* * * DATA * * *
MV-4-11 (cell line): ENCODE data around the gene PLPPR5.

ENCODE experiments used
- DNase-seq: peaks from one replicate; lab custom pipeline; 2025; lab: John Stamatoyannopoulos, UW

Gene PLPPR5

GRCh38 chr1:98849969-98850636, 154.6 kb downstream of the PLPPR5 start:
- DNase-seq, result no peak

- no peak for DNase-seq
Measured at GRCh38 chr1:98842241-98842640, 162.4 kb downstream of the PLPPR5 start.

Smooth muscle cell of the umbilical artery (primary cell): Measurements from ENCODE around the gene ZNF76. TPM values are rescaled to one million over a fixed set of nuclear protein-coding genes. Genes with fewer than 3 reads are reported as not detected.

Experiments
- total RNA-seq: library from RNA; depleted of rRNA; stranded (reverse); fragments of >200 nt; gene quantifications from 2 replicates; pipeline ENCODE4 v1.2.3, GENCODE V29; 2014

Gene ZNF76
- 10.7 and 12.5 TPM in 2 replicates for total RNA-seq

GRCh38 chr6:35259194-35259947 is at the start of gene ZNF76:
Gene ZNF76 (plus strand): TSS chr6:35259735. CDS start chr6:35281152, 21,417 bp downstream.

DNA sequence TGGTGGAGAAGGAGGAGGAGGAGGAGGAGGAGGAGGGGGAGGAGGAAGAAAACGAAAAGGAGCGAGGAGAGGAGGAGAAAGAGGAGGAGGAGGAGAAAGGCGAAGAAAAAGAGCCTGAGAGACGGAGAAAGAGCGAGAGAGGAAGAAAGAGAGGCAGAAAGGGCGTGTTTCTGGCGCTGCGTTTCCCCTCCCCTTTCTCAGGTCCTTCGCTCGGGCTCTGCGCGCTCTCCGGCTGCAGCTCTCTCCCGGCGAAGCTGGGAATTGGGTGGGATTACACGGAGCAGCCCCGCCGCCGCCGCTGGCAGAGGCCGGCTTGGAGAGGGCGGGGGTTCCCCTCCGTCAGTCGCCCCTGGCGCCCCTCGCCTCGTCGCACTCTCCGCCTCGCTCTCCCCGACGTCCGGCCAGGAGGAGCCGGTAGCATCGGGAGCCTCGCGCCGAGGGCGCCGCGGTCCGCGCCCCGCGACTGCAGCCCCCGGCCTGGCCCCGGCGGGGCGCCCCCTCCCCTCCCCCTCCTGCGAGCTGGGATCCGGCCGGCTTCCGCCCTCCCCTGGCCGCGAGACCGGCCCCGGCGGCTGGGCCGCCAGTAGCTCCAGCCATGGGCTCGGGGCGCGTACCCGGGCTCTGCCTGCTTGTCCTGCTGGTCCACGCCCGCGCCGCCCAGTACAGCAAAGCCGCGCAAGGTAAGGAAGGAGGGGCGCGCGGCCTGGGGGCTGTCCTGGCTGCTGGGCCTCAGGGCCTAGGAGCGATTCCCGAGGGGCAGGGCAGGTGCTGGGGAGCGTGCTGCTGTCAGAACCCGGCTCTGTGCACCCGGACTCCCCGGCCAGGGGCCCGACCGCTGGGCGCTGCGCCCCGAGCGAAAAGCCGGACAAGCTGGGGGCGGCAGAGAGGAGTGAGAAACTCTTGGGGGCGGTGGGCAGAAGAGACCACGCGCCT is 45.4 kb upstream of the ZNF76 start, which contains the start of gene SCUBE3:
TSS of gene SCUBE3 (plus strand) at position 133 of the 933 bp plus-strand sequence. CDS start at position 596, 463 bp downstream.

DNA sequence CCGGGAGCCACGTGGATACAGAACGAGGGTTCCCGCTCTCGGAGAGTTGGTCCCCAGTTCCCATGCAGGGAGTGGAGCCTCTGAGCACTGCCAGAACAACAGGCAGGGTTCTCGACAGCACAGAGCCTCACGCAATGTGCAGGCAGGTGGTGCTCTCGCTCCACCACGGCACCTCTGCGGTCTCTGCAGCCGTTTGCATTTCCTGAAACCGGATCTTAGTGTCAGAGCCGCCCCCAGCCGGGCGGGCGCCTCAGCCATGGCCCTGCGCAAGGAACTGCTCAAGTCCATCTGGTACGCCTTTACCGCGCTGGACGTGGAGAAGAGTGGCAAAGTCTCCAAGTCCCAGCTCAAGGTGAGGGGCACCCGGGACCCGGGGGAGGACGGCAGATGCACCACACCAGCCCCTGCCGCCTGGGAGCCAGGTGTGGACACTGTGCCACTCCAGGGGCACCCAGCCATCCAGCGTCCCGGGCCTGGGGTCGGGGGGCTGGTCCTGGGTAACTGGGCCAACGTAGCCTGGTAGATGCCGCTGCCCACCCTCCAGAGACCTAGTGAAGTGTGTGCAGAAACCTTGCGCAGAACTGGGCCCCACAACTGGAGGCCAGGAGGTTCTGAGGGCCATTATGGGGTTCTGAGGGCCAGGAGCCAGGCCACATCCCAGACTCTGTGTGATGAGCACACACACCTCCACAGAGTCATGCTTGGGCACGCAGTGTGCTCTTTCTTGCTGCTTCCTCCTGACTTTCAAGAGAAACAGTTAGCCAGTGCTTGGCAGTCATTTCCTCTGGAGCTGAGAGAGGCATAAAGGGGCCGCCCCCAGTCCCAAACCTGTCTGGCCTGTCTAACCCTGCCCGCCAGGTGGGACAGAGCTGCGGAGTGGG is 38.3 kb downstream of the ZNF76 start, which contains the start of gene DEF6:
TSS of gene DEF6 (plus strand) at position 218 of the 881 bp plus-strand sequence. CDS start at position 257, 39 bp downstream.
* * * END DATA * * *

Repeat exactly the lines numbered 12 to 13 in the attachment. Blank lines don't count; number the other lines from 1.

Gene ZNF76
- 10.7 and 12.5 TPM in 2 replicates for total RNA-seq